From 1921: Italian Potatoes


So, this is my fifth week in my PhD program, and it is hard. I knew it would be, but I didn’t really know how it would be if that makes sense. I knew it would be a lot of work, of course, but I guess I didn’t realize how much deeper I was going to have to start thinking.

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From 1922: Waldorf Salad


Summer is quickly winding down in New England, and I’m not even a little bit sad about it. Most people, it seems, feel a little sad this time of year as the days get shorter, the sun shines a little less, and the warm air turns cold. But, not me! I spent the last five years in Florida – the land of perpetual summer – and I’ve missed the north, seasons, and cold air.

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From 1855: Cold Slaw


Okay, so remember back when I made cherry jam and I told you we’d talk about 1855 another day? No? That’s okay. But, let’s talk about 1855 now!

I think it’s important when talking about history to understand that remembering the bad things is just as important as remembering the good. Sometimes, people or cultures or countries don’t want to remember the bad parts of their histories. Maybe there was a lot of violence. Maybe there is embarrassment over how and why horrible things were allowed to happen. Maybe people just feel like forgetting is the best way to move on. It’s so important, though, to learn about, discuss, and debate about the bad parts of history so we can understand how to keep them from happening again.

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From 1851: Macaroni Au Gratin


Have you ever eaten or smelled something that immediately reminded you of something you’ve done before – like a sensory déjà vu, if you will? That’s what happened when I ate this macaroni au gratin, which is just a fancy name for macaroni and cheese! As soon as I took a bite, I knew I’d tasted it before – the creamy, saltiness of the parmesan; the way its cheesy cream sauce coated every noodle; the warm touch of the nutmeg… traditional gratins have a touch of nutmeg – don’t be afraid! And, then, as I closed my eyes, my other senses filled in the blanks. I could feel heat. I was sitting in the sun. I could hear people all around, and then a cuckoo clock. A cuckoo clock? You know where I tasted this dish before? It tastes EXACTLY like the Nudel Gratin from Germany at EPCOT! I love food and how it has the power to harness the senses and tap into memories!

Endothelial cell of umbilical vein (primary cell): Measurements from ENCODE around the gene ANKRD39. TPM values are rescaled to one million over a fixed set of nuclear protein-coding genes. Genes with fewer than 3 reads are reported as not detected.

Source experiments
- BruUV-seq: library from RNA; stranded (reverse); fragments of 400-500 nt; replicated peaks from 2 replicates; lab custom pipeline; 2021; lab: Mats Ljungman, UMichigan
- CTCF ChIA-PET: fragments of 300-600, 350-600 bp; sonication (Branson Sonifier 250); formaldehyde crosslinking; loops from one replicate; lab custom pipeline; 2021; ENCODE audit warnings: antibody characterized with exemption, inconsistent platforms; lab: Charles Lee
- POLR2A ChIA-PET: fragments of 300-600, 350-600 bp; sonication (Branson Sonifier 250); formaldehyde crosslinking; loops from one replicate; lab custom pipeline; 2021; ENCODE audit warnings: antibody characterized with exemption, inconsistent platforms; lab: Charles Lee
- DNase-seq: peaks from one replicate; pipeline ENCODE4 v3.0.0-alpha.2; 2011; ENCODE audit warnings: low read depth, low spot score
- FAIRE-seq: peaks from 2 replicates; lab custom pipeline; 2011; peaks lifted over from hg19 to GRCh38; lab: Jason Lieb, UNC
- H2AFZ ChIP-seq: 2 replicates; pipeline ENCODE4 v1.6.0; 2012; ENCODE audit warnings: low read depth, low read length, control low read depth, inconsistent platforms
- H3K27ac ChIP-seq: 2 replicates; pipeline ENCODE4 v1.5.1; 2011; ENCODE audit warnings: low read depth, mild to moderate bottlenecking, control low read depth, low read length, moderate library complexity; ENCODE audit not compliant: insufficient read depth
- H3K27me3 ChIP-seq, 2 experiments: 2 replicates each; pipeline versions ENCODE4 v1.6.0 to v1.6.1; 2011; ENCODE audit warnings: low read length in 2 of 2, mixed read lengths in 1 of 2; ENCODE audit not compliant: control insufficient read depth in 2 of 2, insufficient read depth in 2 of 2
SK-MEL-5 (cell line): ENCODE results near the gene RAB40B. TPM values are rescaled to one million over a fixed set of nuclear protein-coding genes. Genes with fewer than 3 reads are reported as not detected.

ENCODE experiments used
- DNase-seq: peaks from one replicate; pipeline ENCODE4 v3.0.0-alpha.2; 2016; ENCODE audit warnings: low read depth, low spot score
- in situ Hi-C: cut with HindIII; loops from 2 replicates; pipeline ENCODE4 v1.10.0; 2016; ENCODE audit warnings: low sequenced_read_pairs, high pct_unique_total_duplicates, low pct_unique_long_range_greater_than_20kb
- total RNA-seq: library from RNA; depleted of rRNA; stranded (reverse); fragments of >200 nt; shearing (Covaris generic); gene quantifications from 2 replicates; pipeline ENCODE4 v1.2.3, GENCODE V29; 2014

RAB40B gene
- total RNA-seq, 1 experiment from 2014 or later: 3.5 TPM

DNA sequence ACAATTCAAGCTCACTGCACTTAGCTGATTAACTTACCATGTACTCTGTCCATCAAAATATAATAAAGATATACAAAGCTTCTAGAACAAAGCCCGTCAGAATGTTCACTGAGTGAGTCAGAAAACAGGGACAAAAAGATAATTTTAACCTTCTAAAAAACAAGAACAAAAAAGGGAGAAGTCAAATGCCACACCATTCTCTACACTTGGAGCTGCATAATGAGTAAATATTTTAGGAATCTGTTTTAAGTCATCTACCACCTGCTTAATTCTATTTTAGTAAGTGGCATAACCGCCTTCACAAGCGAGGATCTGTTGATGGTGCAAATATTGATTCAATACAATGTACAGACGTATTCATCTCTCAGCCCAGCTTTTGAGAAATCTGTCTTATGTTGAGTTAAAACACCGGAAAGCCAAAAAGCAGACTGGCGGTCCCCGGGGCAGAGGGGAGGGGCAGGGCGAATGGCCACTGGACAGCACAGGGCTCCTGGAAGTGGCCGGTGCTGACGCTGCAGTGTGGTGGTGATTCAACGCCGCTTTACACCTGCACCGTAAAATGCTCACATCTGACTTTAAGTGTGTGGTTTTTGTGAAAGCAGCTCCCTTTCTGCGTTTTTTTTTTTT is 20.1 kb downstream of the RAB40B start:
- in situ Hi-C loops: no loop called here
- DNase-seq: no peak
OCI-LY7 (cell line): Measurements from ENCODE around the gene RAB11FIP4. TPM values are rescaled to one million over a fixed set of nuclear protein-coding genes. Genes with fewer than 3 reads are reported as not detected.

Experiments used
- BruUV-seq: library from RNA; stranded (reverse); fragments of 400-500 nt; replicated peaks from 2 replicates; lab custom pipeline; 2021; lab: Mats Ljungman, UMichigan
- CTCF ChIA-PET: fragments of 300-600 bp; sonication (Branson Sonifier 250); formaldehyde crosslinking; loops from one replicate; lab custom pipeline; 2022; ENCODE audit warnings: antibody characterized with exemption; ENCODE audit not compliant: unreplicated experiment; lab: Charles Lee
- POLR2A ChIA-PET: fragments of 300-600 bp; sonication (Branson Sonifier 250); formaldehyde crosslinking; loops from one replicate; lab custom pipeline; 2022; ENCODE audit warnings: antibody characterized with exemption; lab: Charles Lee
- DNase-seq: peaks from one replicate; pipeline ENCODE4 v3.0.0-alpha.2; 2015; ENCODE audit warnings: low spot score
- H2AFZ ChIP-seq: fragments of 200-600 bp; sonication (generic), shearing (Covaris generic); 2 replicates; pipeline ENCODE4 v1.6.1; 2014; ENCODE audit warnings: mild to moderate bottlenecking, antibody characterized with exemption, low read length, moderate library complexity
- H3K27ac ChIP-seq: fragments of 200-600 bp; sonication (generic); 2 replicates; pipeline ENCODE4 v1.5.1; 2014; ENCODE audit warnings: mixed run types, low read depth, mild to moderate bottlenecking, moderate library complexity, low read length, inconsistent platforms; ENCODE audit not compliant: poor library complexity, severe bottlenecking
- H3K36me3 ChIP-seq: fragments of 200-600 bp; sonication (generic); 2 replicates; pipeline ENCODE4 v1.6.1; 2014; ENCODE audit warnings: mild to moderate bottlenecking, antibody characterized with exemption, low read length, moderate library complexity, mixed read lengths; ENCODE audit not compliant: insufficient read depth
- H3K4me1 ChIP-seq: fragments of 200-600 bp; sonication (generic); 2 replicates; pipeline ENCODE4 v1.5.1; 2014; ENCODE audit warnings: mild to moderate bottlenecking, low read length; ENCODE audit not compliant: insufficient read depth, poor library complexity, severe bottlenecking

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From 1908: Potato Salad


It was the year 1908 – the year Famous Old Receipts: Used a Hundred Years and More in the Kitchens of the North and the South was published. Now, typically, I would tell you about 1908, or at least the years surrounding 1908, since that’s when this cookbook was published, but this cookbook is about recipes used for over 100 years prior to the book’s publication. So, let’s talk about those 100 years. What happened in America between 1808 and 1908? A lot is the answer to that question!

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From 1917: Creamed Potatoes


It was the year 1917. Woodrow Wilson was elected to serve his second term as President of a country at war – World War I. The average income was $800 per year, and the average home cost about $6,000. A well-managed home contained all the comforts a modern family could need: plumbing and electricity, a telephone with long-distance capability, a vacuum cleaner, a gas oven, and a phonograph. Women wore shorter dresses now – their skirts hit just above the ankle – and light face powder, rouge for the lips and cheeks, and eyeliner were most fashionable. Ice cream socials were all the rage, as was going to the cinema to see the silent Charlie Chaplin and Mary Pickford. A movie ticket cost seven cents. Popular music of the era reflected the wartime; George Cohan’s “Over There” was a patriotic hit meant to convince young men to enlist in the army. And, jazz music made its way into the mainstream; “Livery Stable Blues” by Original Dixieland Jass Band was the first jazz recording commercially released to the public.

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From 1919: Cornbread


It was the year 1919 – the height of the Progressive Era, which was an era that started in the 1890s and ended abruptly with the stock market crash of 1929. It was an era marked by industrialization, urbanization, commercialism, mass production, and… well, progress. America changed significantly and rapidly during the Progressive Era. It went from a country where people developed small, rural villages and lived off of the land and what they could produce themselves to a country ruled by factories and mills where people flocked to the cities and bought their massed-produced food, clothes, and goods from big-box stores.

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From 1892: Potato Pancakes


It was the year 1892, the beginning of what would come to be called the “Gay Nineties.” It’s funny; the 1890s weren’t particularly grand for the average American – for the wealthy, yes, but not for average people. The economy suffered a nationwide depression; an influx of immigrants combined with the grueling work laborers performed created unrest in the workforce; and, for most of the decade, the country ramped up for the Spanish American War, which finally broke out in 1898. So, why are the 1890s remembered as a time of such happiness and ease?

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